You need to see precisely enough only to accomplish your task. If you spill coffee on the carpet, it makes a splotch with an indefinite boundary. The puddle fades around the edges as wicking action transports the liquid along fibers. You cannot see exactly where the mess ends. Fortunately, it doesn’t matter. You mop it up with paper towels, and then soak it with hot water from a sponge, and then dry it with paper towels again. You don’t have to cut the towels to precisely fit the shape of the splotch. You can just press a wad of sheets down on the floor to cover the general area.

It seems that we have access to perceptual processing at many different abstraction levels. There is no crisp, fixed “neutral observation vocabulary,” as the logical positivists hoped, because there are few if any objective, non-nebulous macroscopic properties to be perceived.

Ravens are black. Or are they?

Raven

Image courtesy George Hodan

If you pay closer attention to the color, you can see it more accurately. It helps to get physically closer to the bird, but even at a constant distance, visual effort makes a difference. You may be able to see that some parts of the bird are dark matte gray. Others are iridescent with purple, blue, and green highlights. As your vision penetrates the depths of the colors, they may come to seem intense and vivid. How could you have ever have seen ravens as black?

To get an objective measurement of color, you can use a spectrophotometer. The instrument’s use is quite limited, however. The spectrum reflected from an object depends on the incoming light. That must be controlled by putting the object in an opaque box to shield it from random lighting, and illuminating it with a well-characterized source instead. Further, “an object” does not have a color; remember the speckling of the hen and the streakiness of an apple. In practice, spectrophotometers are used only to measure small samples of homogeneous materials, typically chemicals that you have just made.

Many professions develop specialized skills of seeing. This includes science. In Part Three, we’ll look at an example of a chemistry professor teaching graduate students to judge when to stop a reaction by closely observing its exact quality of blackness.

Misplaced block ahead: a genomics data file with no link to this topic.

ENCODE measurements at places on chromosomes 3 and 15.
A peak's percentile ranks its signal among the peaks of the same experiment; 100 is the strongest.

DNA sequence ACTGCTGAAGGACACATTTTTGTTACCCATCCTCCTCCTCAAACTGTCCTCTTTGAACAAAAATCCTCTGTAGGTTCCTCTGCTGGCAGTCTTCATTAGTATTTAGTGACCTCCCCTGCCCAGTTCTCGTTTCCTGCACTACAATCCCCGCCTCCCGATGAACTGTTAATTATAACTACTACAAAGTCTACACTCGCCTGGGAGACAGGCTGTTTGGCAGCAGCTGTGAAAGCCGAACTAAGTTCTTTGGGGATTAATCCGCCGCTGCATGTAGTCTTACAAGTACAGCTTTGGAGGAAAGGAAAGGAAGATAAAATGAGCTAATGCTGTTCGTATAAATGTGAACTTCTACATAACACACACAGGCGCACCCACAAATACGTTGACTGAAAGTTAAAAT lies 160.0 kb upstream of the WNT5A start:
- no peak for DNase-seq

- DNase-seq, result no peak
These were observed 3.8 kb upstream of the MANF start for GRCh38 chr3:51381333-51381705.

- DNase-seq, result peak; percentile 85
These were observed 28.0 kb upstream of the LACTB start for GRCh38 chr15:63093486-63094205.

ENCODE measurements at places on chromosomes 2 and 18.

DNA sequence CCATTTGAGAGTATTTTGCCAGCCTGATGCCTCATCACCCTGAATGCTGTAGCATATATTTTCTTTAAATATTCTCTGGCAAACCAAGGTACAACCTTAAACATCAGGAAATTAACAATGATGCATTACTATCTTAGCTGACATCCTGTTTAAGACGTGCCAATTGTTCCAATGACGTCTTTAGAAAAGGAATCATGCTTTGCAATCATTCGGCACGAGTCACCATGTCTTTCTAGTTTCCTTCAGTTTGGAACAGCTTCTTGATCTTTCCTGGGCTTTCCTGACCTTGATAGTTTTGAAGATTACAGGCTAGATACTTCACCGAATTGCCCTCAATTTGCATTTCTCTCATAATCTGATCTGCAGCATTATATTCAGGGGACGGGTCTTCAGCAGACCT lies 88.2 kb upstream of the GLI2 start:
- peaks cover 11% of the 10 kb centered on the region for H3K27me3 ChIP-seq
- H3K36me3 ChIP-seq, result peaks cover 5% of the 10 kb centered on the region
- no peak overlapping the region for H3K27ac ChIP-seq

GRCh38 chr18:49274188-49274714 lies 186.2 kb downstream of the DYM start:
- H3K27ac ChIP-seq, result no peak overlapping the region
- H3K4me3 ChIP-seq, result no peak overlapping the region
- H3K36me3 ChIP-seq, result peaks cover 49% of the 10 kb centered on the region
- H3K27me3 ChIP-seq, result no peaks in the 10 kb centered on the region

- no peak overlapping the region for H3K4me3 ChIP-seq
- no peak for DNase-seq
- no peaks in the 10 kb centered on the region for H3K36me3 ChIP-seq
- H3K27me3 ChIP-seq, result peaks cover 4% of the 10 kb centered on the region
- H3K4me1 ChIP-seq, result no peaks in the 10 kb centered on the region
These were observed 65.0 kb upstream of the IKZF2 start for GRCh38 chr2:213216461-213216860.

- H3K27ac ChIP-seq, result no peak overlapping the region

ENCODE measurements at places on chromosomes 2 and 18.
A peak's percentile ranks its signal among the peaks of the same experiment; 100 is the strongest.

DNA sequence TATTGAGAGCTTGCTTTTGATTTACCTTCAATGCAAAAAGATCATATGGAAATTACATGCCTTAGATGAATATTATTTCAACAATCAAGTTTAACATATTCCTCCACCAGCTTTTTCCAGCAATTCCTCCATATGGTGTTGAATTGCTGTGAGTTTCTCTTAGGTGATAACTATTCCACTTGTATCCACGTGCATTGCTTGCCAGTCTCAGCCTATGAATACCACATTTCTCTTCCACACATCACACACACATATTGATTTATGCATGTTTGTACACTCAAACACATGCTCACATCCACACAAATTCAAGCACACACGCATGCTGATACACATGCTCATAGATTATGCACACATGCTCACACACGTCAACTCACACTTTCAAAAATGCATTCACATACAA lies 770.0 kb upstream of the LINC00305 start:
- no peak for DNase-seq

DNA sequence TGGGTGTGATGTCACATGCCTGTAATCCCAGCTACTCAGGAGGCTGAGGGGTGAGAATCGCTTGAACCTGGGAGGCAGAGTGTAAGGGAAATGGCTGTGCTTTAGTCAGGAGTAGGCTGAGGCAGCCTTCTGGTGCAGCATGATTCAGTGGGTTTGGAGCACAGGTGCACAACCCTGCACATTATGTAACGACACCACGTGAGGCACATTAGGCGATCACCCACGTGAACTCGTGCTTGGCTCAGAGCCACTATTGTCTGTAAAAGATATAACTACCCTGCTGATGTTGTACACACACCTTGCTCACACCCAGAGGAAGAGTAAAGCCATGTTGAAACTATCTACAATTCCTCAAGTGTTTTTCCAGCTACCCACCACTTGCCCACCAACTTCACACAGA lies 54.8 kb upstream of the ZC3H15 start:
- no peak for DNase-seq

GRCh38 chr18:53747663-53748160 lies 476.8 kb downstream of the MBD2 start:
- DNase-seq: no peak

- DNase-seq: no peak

• 1. A recent review of relevant research, from point of view of human vision, is Carrick C. Williams and Monica S. Castelhano, “The Changing Landscape: High-Level Influences on Eye Movement Guidance in Scenes,” Vision 3 (2019), 33. From point of view of robotics and computer vision, by pioneers in the field, see Ruzena Bajcsy, Yiannis Aloimonos, and John K. Tsotsos, “Revisiting active perception,” Autonomous Robots 42 (2018), pp. 177–196. John Findlay and Iain D. Gilchrist’s Active Vision: The Psychology of Looking and Seeing (2003) covers many of the issues I discuss here in more detail than the review articles.
  • 2. With enough practice, you could learn to do far more of it. There are highly competent, productive, fully blind programmers, for example.
  • 3. This is also the easiest aspect of human active vision to study scientifically, because eye tracking apparatus can determine where you are looking, with high precision, as you move your eyes around. See the Williams and Castelhano article cited above for entry points into this literature.
  • 4. Again the Williams and Castelhano article is a good starting point if you’d like to learn more about top-down direction of active vision.
  • 5. What I’ll describe here is called “covert visual attention” in the literature, as opposed to “overt,” which is moving your eyes. The Findlay and Gilchrist book cited above covers this in detail.
  • 6. Many video games, similarly, force visual difficulty by requiring you to track multiple moving objects.
  • 7. The classic discussion of “seeing as” is in Ludwig Wittgenstein’s Philosophical Investigations. It’s pp. 203ff in the 2009 Fourth Edition.
  • 8. Alexandre Linhares’ “A glimpse at the metaphysics of Bongard problems” provides a clear and sophisticated philosophical discussion. Artificial Intelligence 121 (2000) pp. 251–270.
  • 9. Well, Wikimedia says this is a speckled Sussex hen, named Mata Hari. She looks like a rooster to me; but enforcing outdated avian gender norms is not on my agenda.
  • 10. This is a venerable philosophical example, originally posed to A.J. Ayer by Gilbert Ryle, but first discussed in print by Roderick Chisholm in “The Problem of the Speckled Hen,” Mind 51 (1942), pp. 368-373.